One cold and snowy day on the National Mall
Revisiting Saturday's snow...
What may be remembered by many as the "sneak attack" snowstorm of January 2010 this past Saturday was an oddball around the Washington metro area. Most obviously, trends that were far from promising for snow lovers reverted back to the "right" direction as the storm approached, something of an emergent theme for winter 09-10 it seems. Also, it was quite cold both at the ground and above, which provided for a very fluffy -- lovingly known to skiers as champagne -- relatively high-ratio snow.
Keep reading for more photos and further explanation for the powdery consistency of Saturday's snow...
Just as my photographer friend Kevin Ambrose was eagerly awaiting the opportunity, I had been intently watching the potential storm for days. In the end, the cold joined forces with the precipitation, resulting in an uncommonly fluffy snow event.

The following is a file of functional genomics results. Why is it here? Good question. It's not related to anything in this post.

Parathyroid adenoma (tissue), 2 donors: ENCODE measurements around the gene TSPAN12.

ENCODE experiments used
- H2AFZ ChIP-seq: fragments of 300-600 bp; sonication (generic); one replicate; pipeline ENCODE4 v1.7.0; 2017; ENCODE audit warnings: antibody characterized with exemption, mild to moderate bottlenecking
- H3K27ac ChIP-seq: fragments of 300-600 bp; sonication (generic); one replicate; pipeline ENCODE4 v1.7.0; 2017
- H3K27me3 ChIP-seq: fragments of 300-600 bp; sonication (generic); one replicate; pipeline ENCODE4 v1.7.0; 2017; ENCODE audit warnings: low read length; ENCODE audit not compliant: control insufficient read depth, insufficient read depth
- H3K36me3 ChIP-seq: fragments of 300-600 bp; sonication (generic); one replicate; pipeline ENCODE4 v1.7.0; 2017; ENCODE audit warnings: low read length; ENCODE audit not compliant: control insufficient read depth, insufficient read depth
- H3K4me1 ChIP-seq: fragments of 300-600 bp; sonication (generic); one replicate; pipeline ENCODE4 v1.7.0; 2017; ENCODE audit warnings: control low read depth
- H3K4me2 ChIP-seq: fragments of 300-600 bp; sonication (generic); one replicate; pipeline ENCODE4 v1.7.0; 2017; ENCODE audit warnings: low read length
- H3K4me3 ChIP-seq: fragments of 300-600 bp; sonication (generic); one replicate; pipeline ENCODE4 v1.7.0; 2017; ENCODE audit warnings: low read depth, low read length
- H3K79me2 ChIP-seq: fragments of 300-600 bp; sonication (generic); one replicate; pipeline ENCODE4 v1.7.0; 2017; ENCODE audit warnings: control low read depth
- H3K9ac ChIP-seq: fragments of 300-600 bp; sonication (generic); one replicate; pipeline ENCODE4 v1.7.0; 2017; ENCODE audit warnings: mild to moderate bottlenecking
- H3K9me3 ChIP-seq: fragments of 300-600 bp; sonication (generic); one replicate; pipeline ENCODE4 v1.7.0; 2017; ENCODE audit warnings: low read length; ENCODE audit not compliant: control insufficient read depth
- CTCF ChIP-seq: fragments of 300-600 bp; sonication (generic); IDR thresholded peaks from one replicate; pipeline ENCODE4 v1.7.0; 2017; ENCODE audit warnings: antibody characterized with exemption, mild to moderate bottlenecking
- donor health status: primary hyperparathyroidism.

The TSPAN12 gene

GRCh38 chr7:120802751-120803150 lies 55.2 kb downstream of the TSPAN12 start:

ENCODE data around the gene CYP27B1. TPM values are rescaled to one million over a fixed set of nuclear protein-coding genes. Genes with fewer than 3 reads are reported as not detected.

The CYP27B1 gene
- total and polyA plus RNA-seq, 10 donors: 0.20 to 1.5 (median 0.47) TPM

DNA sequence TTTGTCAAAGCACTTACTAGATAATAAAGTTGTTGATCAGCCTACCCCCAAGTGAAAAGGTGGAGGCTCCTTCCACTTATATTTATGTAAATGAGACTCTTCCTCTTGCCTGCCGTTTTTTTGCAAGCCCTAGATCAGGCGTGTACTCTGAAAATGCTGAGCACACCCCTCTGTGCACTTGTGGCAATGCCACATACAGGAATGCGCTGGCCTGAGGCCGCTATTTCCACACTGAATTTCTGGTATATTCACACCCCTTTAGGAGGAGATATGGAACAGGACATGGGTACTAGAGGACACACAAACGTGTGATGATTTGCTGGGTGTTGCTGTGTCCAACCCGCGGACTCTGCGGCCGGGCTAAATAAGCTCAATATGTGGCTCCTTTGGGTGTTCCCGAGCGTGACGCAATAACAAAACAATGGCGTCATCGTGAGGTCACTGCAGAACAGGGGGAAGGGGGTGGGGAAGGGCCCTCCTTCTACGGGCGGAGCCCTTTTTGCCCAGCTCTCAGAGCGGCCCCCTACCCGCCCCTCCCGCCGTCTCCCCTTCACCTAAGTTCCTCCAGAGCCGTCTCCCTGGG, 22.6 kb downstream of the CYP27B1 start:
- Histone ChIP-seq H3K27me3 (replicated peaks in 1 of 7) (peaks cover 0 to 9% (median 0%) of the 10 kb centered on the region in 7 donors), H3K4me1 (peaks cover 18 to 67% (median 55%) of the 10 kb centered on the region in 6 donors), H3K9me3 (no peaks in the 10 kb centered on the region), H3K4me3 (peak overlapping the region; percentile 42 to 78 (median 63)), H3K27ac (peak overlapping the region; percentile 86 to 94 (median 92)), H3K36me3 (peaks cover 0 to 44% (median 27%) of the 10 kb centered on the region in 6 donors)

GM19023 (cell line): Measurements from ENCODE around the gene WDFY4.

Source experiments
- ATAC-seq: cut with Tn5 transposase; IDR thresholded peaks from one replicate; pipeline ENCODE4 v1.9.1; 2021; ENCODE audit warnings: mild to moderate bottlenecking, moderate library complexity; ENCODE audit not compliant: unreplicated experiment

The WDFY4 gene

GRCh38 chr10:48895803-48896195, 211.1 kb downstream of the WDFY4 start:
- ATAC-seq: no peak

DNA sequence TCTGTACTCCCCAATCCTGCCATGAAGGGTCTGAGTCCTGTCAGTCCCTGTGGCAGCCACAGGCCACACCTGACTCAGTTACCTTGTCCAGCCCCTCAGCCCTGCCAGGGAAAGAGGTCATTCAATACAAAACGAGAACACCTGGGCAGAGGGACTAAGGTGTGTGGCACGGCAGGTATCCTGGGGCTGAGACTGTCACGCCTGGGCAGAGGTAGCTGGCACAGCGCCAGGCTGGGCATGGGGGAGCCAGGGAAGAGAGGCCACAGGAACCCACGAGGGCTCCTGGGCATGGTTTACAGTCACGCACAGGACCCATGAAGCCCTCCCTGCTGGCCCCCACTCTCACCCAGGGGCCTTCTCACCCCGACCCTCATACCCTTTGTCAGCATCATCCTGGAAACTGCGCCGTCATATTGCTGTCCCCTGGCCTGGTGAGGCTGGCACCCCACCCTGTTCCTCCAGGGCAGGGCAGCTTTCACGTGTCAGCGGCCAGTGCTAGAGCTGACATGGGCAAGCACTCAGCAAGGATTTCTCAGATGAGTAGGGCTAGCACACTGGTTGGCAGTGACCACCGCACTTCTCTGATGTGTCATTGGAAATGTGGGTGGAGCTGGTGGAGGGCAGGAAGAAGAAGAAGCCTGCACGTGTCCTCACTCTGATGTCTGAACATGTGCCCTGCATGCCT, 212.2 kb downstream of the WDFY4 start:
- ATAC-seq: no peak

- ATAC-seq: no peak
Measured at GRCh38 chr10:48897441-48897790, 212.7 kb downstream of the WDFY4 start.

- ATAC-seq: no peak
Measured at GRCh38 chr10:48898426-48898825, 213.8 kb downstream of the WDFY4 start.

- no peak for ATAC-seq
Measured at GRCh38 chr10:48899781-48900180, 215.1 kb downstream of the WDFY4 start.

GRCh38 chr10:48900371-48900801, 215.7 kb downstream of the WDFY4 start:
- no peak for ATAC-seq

My journey to the Mall began at Old Ebbitt Grill, where I met with some fellow weather fans for an early-afternoon feast and some good old-fashioned meteorological geekiness. During my walk, from around 4 p.m. until 5:30 p.m., temperatures hovered near 18 degrees with wind chills near 0F. Somehow it did not deter me -- not right away at least.
A typical D.C. snow event is thick and heavy -- much like last night's snowfall -- and often mixed with sleet, rain and other assorted objects. This one was not. Instead of huge clumpy flakes, much of this storm fell as a finer but still dendritic "mist" (see snow type guide). When the snow was light, and seemingly non-accumulating, it was slowly piling up. During more intense periods a quick thump of an inch or more over a short time was common (see a view from the WWII Memorial toward the Lincoln Memorial 1/2 mile away).
Many storms in this area have liquid-to-snow ratios around 10:1 or 12:1. In other words, for 1" of liquid either 10 or 12 inches of snow falls. Both Dulles and Baltimore-Washington International (National not included because of an apparent faulty reading of .13" liquid to 6.4" of snow) airports reported ratios on the order of 20:1 with this event, while some spotters reported around 15:1. The ground-level cold, aided by optimal temperatures and conditions in the snow growth region of the clouds, was conducive to the light and fluffy snow which buried the area despite modest liquid numbers.
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